of 'the end' and 'the beginning'

"What we call the beginning is often the end
 And to make an end is to make a beginning.
 The end is where we start from." 

---

"THE WINTER evening settles down
 With smell of steaks in passageways.
 Six o’clock.
 The burnt-out ends of smoky days.
 And now a gusty shower wraps         
 The grimy scraps
 Of withered leaves about your feet
 And newspapers from vacant lots;
 The showers beat
 On broken blinds and chimney-pots,          
 And at the corner of the street
 A lonely cab-horse steams and stamps.
 And then the lighting of the lamps."

--- 

Well, just an illustration, if you like.

CR


From: Chokh Raj <[log in to unmask]>
To: [log in to unmask]
Sent: Sunday, May 20, 2012 2:37 PM
Subject: The Mode of Eliot's Poetry

Consider, s'il vous plaît,

When the evening is spread out against the sky
Like a patient etherized upon a table; 

This is just one instance from the whole corpus of Eliot's poetry. 
I'm not proposing the consideration of just the 'Love Song' here.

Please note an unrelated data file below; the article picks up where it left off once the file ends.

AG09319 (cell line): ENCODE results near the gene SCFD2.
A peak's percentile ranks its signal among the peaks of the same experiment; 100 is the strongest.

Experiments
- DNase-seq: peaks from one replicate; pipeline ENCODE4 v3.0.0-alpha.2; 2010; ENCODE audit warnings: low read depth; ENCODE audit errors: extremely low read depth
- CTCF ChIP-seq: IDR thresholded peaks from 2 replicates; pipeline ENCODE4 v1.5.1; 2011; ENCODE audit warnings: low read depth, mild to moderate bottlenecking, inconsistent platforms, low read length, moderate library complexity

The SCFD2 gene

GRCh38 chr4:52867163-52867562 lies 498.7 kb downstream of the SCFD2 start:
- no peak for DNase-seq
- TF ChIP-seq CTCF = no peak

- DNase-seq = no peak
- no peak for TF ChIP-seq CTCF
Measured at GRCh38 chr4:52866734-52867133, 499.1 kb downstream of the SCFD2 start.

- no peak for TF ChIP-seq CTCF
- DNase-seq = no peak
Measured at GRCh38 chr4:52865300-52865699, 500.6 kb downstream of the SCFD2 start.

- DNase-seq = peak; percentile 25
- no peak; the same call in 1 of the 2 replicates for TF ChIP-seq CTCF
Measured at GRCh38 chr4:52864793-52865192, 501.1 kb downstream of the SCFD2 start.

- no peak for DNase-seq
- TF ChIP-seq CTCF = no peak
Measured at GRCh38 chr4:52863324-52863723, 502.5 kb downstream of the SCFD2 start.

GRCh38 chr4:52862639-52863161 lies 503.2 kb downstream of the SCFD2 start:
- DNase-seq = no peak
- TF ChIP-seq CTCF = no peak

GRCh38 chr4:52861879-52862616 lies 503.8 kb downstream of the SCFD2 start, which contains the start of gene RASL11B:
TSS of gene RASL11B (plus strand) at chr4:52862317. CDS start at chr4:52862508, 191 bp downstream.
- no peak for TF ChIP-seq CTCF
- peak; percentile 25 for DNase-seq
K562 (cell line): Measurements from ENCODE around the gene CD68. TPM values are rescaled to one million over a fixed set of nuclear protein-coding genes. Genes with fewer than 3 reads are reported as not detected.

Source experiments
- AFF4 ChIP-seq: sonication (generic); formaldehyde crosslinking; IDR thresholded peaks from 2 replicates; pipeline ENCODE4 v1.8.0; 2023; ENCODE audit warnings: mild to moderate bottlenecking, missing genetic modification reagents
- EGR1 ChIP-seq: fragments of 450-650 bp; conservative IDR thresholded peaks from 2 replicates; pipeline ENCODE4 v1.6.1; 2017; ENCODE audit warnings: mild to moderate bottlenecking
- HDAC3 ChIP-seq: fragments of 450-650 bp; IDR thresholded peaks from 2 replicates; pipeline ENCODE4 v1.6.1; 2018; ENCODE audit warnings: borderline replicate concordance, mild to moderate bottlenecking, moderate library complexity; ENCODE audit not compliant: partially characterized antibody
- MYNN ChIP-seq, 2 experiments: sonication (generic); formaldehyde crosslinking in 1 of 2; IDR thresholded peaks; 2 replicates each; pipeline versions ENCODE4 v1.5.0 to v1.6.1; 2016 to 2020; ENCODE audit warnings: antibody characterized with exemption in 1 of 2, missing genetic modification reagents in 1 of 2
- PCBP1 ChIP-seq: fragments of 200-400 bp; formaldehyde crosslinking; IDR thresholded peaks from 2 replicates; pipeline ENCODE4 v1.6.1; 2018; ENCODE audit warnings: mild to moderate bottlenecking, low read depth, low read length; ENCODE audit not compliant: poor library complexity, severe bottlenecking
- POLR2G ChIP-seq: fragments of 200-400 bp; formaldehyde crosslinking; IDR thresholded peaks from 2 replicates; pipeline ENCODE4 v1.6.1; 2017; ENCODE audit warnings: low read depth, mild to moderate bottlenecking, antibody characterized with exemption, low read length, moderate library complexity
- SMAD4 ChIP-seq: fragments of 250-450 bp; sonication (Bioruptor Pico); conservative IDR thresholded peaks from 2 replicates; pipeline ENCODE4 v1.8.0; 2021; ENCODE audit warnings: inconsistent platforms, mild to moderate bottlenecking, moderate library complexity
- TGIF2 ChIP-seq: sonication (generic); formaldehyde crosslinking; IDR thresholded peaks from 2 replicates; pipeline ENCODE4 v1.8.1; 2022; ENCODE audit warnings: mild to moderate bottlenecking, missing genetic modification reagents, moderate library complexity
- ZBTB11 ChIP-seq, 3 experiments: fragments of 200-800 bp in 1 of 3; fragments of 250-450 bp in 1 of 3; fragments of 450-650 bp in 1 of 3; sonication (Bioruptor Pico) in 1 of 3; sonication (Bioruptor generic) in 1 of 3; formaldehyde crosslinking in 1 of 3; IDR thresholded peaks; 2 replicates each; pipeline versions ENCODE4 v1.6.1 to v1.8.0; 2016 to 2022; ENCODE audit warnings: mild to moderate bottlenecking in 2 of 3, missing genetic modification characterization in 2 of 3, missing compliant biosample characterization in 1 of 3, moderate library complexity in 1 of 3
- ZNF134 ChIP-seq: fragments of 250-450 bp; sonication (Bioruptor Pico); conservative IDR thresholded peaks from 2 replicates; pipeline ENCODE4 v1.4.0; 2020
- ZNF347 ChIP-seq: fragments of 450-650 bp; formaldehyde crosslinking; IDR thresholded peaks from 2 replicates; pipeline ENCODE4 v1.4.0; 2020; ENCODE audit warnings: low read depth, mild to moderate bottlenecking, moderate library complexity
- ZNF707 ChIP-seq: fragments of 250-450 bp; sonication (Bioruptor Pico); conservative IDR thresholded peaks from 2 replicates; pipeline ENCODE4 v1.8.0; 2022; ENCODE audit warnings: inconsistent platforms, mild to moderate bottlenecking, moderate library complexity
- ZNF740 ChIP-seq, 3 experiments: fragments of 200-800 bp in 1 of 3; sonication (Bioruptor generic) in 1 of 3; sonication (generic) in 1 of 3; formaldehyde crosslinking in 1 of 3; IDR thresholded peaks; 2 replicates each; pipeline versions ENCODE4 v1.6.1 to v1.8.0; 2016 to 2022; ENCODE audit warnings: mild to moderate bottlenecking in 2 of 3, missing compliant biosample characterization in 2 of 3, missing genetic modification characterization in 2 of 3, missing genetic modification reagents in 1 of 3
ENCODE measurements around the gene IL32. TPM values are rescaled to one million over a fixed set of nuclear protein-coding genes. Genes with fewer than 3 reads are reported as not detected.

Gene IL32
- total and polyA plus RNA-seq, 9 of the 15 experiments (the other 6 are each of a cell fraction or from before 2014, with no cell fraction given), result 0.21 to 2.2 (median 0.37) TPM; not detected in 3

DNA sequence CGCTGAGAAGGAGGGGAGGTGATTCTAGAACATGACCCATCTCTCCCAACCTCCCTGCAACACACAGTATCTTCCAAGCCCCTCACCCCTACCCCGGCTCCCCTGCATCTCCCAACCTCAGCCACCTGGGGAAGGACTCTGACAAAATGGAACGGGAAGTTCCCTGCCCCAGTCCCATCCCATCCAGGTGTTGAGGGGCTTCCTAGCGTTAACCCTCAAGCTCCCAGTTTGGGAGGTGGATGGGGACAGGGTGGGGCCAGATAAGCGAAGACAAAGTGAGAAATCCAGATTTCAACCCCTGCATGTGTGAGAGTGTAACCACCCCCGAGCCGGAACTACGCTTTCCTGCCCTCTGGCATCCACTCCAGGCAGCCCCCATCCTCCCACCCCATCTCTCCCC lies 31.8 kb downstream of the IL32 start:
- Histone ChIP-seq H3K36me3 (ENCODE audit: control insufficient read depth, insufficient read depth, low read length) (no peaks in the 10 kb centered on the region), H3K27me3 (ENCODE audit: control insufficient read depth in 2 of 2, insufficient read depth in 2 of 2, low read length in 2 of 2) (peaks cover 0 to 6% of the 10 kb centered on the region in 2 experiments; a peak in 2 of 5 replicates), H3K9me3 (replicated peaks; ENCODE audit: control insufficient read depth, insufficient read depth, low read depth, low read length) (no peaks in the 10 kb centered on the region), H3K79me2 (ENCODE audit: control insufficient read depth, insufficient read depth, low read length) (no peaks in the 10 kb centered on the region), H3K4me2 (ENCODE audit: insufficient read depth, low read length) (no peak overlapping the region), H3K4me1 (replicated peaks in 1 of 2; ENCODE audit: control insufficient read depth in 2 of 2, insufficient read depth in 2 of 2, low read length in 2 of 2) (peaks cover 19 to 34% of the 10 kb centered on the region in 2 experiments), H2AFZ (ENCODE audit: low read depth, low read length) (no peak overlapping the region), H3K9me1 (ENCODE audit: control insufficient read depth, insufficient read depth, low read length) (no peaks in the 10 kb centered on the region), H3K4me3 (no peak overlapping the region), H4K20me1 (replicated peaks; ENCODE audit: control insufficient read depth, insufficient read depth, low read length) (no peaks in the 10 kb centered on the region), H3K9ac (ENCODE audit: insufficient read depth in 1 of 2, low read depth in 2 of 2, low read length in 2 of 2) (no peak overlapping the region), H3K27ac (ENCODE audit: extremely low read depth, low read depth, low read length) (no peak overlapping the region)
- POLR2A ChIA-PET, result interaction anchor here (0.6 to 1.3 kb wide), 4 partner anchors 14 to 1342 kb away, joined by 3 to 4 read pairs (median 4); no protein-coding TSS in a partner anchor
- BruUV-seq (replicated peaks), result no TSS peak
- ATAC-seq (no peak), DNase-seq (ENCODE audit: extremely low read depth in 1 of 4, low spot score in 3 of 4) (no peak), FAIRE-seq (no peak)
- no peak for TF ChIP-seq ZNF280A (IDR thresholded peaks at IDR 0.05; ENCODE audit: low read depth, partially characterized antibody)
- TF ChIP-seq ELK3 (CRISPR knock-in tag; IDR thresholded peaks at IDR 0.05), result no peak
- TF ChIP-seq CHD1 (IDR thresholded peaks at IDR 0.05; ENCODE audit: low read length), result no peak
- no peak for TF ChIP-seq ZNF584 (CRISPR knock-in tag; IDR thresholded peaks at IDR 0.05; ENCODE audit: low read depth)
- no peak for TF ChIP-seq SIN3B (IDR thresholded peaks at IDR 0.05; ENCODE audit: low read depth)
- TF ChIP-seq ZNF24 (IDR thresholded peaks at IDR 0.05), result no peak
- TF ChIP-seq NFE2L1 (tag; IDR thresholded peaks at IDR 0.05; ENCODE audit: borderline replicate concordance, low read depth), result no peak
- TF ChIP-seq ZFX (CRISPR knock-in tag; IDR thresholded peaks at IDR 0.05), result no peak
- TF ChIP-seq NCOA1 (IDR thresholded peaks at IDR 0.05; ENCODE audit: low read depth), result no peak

Please consider all the poetry Eliot chose to publish. 

AND THIS IS THE CLAIM I'M MAKING FOR THIS POETRY -- 
THAT HERE IS THE ONLY POETRY OF ITS TYPE WHERE

Every phrase and every sentence is an end and a beginning,
Every poem an epitaph.

From first to last? You'll ask. Aye, and that's the miracle.

Where every phrase, if not every word, invites you
to reflect harder, and still harder, to reach out
to its absolute meaning. 

As, indeed, the master explicitly desired. 
I had had occasion to refer to the maestro's dictum
about the need to assert the 'absolute' meaning of
a poem even if it meant different things to different
readers.

LET us go then, you and I ...

CR